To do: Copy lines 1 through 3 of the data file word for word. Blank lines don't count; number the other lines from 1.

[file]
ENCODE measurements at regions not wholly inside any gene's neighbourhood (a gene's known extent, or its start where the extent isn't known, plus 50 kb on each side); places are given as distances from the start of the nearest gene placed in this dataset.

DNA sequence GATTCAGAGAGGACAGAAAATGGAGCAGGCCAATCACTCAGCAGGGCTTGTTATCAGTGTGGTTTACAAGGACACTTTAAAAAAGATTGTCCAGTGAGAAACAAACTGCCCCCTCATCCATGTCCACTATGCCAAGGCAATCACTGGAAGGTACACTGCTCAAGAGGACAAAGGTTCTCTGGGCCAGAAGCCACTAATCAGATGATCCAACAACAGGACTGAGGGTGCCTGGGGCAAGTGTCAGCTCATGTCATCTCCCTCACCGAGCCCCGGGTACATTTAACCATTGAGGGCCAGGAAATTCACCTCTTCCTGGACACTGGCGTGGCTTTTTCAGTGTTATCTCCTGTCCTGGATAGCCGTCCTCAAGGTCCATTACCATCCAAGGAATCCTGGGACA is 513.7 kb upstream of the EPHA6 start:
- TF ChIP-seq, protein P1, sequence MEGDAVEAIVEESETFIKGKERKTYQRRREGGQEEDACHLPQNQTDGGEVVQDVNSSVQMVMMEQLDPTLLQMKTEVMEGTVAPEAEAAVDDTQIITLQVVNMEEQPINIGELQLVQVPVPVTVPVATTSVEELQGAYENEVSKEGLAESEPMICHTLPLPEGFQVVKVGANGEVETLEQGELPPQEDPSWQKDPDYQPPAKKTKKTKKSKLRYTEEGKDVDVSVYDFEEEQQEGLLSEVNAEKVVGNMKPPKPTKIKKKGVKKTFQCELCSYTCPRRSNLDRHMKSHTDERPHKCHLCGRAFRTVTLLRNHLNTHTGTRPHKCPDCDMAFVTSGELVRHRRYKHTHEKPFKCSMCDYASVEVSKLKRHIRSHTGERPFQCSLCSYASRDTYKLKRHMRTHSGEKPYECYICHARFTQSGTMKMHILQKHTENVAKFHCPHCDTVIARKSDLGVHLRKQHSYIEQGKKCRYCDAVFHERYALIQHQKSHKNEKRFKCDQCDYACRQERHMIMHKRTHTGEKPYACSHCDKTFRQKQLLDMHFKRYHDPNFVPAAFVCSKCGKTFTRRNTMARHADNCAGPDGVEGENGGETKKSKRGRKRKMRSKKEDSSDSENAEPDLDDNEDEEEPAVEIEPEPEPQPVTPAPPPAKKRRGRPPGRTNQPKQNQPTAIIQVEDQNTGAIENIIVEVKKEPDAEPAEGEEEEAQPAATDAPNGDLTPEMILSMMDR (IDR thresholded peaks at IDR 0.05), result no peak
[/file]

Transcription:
ENCODE measurements at regions not wholly inside any gene's neighbourhood (a gene's known extent, or its start where the extent isn't known, plus 50 kb on each side); places are given as distances from the start of the nearest gene placed in this dataset.

DNA sequence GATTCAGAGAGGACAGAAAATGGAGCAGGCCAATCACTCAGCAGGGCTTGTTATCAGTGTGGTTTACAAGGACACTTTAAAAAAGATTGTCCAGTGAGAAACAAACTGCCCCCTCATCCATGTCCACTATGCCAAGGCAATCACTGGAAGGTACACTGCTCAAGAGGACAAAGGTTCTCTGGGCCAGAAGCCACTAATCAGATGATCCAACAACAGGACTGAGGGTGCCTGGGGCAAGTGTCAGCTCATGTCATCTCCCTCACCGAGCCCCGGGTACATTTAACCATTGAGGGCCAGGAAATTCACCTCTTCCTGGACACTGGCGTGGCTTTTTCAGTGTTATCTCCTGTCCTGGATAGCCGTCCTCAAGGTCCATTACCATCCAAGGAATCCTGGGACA is 513.7 kb upstream of the EPHA6 start:
- TF ChIP-seq, protein P1, sequence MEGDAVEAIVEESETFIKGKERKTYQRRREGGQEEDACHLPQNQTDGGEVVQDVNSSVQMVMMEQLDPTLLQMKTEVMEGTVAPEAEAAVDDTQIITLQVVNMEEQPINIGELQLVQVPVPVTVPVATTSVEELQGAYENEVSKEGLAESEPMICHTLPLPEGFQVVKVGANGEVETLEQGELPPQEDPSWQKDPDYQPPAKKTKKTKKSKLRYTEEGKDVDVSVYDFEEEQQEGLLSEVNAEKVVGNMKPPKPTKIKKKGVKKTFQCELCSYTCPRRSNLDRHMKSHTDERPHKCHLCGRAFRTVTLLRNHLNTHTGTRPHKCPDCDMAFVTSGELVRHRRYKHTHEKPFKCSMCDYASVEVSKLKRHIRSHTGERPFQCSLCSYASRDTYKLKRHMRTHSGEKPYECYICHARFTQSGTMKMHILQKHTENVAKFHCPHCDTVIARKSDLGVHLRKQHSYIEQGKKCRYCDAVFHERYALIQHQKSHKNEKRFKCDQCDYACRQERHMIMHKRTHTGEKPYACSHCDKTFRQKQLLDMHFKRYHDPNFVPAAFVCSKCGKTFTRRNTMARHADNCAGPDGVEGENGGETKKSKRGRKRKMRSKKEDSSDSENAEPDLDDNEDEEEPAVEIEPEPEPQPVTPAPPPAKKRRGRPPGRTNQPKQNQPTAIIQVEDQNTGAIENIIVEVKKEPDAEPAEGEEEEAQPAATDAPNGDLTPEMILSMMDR (IDR thresholded peaks at IDR 0.05), result no peak